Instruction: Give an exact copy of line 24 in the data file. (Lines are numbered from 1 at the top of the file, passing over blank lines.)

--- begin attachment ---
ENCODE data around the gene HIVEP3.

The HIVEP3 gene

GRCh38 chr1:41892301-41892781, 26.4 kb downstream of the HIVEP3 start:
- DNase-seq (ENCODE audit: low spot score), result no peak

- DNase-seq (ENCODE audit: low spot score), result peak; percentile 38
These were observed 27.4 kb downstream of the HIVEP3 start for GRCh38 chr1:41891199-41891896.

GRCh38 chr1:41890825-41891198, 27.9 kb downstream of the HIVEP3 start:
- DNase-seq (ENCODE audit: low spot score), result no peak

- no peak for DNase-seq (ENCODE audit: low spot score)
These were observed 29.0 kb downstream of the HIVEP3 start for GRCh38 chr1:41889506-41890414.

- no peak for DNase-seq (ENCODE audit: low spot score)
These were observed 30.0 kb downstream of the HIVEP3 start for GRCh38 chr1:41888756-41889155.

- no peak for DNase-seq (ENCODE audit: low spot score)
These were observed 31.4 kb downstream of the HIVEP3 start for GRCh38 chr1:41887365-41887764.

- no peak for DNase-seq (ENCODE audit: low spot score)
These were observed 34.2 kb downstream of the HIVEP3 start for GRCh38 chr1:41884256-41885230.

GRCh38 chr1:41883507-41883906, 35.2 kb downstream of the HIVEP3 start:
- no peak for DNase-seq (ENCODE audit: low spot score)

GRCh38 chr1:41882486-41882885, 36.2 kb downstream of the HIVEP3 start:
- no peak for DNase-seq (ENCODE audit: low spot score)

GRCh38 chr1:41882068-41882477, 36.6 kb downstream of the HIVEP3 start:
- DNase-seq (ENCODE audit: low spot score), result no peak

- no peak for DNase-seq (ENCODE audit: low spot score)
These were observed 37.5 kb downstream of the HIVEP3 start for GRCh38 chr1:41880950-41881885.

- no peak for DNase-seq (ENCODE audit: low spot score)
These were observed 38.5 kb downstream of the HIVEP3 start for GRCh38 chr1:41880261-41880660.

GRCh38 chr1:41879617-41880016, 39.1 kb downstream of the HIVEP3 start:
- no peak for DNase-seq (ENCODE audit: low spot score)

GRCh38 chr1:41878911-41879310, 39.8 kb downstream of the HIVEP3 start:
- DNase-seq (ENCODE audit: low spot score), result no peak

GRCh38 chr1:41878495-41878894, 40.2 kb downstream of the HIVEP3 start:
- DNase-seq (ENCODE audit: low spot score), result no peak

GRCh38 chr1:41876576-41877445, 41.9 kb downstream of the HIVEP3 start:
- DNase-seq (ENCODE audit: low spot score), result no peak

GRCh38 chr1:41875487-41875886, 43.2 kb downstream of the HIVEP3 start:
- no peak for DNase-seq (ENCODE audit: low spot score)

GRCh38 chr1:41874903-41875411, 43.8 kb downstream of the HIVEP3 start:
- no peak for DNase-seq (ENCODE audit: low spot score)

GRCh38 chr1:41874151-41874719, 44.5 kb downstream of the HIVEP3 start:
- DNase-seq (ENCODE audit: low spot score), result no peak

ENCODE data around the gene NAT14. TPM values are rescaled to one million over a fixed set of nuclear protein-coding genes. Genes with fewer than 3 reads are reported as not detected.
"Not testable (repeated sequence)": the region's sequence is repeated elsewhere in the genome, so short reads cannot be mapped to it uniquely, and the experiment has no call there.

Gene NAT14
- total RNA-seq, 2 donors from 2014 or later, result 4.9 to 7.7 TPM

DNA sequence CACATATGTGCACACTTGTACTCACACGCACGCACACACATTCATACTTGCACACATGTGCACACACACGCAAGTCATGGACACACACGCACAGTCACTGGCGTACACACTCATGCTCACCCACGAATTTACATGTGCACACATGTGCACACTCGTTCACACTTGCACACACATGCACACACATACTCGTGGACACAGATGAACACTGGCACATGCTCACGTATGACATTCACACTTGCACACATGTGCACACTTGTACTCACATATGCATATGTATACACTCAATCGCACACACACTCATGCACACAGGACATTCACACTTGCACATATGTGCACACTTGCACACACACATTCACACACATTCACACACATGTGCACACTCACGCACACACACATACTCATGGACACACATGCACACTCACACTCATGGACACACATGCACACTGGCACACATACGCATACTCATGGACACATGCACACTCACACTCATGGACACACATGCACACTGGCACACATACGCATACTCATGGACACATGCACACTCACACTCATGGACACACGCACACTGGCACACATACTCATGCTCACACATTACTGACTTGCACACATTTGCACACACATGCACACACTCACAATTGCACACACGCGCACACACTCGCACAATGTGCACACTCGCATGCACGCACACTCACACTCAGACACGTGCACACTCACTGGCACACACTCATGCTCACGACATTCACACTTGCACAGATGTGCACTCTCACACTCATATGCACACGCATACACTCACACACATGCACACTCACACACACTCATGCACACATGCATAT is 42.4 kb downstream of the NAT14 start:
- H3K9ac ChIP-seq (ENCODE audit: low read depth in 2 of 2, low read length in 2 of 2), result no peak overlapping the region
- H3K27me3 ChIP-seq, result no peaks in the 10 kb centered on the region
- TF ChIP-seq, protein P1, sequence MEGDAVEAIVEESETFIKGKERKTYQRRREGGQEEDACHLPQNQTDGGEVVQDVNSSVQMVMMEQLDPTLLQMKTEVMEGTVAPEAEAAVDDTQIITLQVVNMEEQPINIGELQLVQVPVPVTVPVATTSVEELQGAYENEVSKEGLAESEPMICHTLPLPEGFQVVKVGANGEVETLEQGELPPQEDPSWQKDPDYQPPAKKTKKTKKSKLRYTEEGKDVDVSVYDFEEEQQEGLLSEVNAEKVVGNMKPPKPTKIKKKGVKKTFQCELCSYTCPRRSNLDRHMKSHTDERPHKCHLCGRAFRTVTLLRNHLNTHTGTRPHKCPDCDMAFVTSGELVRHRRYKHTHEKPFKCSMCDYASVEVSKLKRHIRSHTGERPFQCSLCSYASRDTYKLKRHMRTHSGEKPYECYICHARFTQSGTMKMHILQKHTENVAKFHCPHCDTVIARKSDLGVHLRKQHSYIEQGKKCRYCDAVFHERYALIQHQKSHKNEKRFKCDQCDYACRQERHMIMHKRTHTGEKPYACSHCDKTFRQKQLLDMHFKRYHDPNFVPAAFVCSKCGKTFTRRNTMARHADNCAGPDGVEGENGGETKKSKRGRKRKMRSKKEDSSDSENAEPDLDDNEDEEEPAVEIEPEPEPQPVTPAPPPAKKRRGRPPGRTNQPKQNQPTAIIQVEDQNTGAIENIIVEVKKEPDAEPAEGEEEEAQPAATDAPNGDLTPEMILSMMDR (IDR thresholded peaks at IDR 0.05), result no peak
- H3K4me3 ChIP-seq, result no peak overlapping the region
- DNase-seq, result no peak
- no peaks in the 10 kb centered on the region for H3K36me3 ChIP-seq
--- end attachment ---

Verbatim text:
These were observed 37.5 kb downstream of the HIVEP3 start for GRCh38 chr1:41880950-41881885.